Suspended Between the Two Worlds: The Case for Pakistani Diaspora

Ten months into graduate studies and the sudden toppling of our dear leader has led me to a wide array of thoughts. An event that occurred thousands of kilometers away in a city of merely 2 million people has had a far-reaching impact from Amsterdam to Copenhagen and across the English Channel to the United Kingdom. Ironically, the event was nothing ordinary as per English standards. The house leader loses the majority and bids farewell to the premiership, while another MP takes over. If I recount correctly, David Cameron, Theresa May, and even Boris might face the same if the party gate gets any headway.

As a young Pakistani, and as unfortunate as it sounds, it was not my first political crisis. I was two when General Musharaff executed a bloodless coup from 40,000 km above sea level, ten when Benazir Bhutto was sent to her deceased brothers and father by a suicide bomber, and 20 when three-time prime minister Nawaz Sharif was ousted on not declaring an account recievable. When that happened, I was standing right in front of the Supreme Court, courtroom number one.

Although I was not in Pakistan this time around, as they say, one cannot hide their identity. However, I did see scores of ‘Overseas Pakistanis’ coming out in solidarity with Imran Khan, who had failed to deliver his utopia of ‘Riyasat-e-Madinah.’ I failed to understand these Pakistanis who live in a secular, western, liberal democracy. Why would they want an Islamic welfare state back home? And if they do, when are they moving around?

From that day onwards, I have had a lot of thinking to do, what happens to these Pakistanis who move abroad? Do they genuinely want to become Dutch, American, Spanish, Swedish, or Irish, or is it just the passport and the added socio-economic benefits?

When they swore allegiance to the United States of America or the Queen of England, do they mean that? Or is it to get a passport for their generations to come? As someone who still is abroad but has Pakistani access, this might get me canceled, but I am eager for answers. Because if I take the oath of allegiance to the Queen of England, I shall respect my oath, hitherto the English value system. At least that’s what my family taught me, to respect your promises to an individual, an entity, or a country.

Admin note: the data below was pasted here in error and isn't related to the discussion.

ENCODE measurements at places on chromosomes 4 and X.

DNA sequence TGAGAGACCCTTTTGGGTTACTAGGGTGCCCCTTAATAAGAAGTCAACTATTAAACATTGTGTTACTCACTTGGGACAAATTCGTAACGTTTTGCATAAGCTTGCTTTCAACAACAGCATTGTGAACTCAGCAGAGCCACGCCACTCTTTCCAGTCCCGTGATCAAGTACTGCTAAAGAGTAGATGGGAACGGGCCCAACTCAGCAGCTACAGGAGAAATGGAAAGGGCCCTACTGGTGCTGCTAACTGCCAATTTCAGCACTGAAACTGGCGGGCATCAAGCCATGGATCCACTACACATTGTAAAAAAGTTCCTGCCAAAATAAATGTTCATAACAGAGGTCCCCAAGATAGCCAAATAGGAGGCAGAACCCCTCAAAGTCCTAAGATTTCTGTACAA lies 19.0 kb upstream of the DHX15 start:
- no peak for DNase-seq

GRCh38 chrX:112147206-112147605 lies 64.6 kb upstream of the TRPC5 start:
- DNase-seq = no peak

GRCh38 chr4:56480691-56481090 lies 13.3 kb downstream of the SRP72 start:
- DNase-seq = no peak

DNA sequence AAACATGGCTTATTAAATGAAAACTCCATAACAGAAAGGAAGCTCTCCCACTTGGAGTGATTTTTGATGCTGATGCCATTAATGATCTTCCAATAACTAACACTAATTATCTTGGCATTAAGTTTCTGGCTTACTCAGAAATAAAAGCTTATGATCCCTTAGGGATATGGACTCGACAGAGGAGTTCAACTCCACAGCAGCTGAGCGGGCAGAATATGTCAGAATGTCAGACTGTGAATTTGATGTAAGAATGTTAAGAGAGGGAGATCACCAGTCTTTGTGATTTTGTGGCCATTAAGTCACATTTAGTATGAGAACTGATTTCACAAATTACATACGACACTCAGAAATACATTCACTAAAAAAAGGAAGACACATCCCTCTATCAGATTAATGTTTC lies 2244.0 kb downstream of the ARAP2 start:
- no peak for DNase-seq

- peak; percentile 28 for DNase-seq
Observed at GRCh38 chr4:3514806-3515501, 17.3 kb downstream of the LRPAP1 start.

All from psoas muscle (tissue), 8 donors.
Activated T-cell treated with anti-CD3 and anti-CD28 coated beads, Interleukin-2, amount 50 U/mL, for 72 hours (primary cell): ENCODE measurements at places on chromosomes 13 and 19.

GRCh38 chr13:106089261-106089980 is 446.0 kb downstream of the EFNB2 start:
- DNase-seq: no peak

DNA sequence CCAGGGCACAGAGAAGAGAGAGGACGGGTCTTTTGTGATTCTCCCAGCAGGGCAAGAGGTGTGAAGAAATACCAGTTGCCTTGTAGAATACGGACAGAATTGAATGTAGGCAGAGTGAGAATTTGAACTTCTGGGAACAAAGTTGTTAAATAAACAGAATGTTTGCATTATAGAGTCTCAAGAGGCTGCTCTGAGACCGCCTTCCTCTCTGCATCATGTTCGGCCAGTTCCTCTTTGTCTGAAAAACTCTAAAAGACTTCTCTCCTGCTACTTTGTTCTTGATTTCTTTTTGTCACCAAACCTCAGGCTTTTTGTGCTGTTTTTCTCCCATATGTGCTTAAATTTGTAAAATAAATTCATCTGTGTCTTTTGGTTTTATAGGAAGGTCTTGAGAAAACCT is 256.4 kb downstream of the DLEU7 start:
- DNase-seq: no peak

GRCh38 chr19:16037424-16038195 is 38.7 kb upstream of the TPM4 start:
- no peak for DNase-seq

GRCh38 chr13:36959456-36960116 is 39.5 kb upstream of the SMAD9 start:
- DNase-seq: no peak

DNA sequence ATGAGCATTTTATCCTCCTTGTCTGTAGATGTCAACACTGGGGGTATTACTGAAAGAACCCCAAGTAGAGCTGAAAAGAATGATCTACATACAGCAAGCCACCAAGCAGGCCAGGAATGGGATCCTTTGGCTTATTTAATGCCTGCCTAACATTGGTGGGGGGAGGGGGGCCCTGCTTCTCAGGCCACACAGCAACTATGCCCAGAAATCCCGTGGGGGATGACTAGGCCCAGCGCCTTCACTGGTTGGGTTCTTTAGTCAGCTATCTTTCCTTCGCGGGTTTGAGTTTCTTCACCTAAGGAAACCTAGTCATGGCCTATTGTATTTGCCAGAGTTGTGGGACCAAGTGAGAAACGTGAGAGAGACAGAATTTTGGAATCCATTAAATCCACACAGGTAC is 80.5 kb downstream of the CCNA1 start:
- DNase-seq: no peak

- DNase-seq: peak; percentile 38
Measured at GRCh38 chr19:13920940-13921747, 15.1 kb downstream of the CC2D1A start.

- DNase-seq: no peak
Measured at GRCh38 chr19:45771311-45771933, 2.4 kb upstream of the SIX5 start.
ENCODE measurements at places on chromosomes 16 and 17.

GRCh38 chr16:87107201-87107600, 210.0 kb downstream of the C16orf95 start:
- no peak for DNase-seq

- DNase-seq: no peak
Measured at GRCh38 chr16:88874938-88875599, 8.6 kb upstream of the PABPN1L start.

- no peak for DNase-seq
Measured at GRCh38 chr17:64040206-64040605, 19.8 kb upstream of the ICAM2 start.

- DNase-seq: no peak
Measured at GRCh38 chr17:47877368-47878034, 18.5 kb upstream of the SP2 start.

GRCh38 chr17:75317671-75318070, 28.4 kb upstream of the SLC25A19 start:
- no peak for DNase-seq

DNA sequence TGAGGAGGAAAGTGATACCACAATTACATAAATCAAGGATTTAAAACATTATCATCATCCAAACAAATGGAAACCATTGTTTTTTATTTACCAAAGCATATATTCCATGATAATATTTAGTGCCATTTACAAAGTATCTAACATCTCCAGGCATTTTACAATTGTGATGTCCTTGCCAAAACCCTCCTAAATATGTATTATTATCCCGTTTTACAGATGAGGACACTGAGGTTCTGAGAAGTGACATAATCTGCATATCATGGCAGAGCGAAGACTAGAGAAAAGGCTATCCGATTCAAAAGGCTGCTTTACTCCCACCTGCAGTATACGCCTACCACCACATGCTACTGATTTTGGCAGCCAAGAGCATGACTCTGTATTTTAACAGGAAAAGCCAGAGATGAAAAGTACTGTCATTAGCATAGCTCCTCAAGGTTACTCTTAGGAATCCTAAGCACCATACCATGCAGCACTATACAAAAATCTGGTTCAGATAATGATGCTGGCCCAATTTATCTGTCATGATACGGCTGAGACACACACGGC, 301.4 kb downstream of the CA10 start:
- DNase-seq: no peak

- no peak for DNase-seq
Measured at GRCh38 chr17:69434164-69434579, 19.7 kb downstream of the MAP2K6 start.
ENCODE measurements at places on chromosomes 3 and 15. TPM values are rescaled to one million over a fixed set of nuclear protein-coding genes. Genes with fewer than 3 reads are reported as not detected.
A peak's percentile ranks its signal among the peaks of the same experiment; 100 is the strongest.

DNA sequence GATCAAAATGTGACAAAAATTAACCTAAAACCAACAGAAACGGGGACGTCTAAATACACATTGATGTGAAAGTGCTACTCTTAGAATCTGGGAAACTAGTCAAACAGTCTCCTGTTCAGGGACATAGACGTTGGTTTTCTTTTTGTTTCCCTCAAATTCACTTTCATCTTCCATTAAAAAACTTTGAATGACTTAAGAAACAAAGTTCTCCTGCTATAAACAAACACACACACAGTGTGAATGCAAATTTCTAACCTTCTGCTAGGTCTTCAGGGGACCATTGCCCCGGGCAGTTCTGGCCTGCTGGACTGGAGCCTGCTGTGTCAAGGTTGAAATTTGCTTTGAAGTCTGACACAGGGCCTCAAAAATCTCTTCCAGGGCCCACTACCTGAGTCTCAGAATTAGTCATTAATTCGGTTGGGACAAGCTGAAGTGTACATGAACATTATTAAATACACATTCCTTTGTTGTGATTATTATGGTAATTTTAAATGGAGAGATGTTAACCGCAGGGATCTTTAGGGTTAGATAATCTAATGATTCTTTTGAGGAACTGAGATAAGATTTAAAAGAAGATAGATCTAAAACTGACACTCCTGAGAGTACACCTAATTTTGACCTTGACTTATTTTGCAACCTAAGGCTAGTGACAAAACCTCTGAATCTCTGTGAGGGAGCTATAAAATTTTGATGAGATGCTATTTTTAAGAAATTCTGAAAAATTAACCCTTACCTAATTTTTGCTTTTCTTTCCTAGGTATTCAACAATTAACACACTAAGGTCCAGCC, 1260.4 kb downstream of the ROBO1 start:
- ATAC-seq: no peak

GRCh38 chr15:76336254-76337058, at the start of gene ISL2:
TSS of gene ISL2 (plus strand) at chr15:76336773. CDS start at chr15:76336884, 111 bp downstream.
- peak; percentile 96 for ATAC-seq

I have lived in Pakistan and have no relatives abroad, except for a few. But my time in Pakistan was of privilege and gratitude from dominant social circles. So I can understand that those who leave may leave out of misery, seeking a better life, but at what cost? Would they have to listen to a drunk guy walking back home? Would they send their kids to frats and sororities? They risk losing the so-called ‘South Asian’ family system if they do. If they don’t, their kids risk ostracisation? So what do they do then?

I don’t know the answer to that. I am still a 24-year-old media scholar with no plans of having kids anytime soon. But I would love to find that perfect balance between the East, and the West, because if Imran Khan can find that balance, why can’t the half a million Pakistani diaspora in the West?

But then again, isn’t that why they follow Imran Khan, because he offers them the best of both worlds. Someone who dated the heiresses and the actresses to someone who rediscovered his faith and the significance of spirituality. Perhaps they want to do the same, but not everyone is as lucky as Imran Khan.

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